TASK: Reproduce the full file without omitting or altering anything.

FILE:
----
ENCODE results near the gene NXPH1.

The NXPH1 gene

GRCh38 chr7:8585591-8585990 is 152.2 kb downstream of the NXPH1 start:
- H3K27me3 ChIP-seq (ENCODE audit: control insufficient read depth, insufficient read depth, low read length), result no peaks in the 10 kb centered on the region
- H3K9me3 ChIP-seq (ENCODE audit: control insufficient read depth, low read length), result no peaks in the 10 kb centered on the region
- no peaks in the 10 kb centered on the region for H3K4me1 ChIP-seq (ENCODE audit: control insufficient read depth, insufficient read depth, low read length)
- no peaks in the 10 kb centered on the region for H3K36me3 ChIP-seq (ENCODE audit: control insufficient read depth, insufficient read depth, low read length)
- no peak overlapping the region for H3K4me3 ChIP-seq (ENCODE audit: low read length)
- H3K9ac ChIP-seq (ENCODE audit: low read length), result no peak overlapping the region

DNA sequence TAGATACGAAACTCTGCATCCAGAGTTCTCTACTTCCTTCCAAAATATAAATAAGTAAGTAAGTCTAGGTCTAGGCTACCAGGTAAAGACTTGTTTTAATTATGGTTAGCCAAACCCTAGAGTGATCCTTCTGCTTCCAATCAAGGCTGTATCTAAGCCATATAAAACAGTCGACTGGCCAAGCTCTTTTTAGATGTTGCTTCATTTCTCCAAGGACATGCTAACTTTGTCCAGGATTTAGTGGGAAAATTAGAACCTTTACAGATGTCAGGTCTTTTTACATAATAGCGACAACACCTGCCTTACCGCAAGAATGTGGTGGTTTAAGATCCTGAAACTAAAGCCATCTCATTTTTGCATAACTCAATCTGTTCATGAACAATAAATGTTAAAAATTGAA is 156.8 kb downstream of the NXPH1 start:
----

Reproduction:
ENCODE results near the gene NXPH1.

The NXPH1 gene

GRCh38 chr7:8585591-8585990 is 152.2 kb downstream of the NXPH1 start:
- H3K27me3 ChIP-seq (ENCODE audit: control insufficient read depth, insufficient read depth, low read length), result no peaks in the 10 kb centered on the region
- H3K9me3 ChIP-seq (ENCODE audit: control insufficient read depth, low read length), result no peaks in the 10 kb centered on the region
- no peaks in the 10 kb centered on the region for H3K4me1 ChIP-seq (ENCODE audit: control insufficient read depth, insufficient read depth, low read length)
- no peaks in the 10 kb centered on the region for H3K36me3 ChIP-seq (ENCODE audit: control insufficient read depth, insufficient read depth, low read length)
- no peak overlapping the region for H3K4me3 ChIP-seq (ENCODE audit: low read length)
- H3K9ac ChIP-seq (ENCODE audit: low read length), result no peak overlapping the region

DNA sequence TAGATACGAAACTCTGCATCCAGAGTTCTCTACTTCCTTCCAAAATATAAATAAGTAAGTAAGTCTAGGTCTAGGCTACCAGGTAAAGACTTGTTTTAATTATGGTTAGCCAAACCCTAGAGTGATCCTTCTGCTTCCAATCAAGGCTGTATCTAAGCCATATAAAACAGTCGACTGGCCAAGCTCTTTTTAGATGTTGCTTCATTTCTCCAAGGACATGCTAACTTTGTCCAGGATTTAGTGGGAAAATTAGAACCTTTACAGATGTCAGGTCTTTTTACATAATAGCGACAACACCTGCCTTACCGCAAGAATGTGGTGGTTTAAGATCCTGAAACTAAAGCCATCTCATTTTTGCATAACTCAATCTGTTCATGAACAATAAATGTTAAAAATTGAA is 156.8 kb downstream of the NXPH1 start: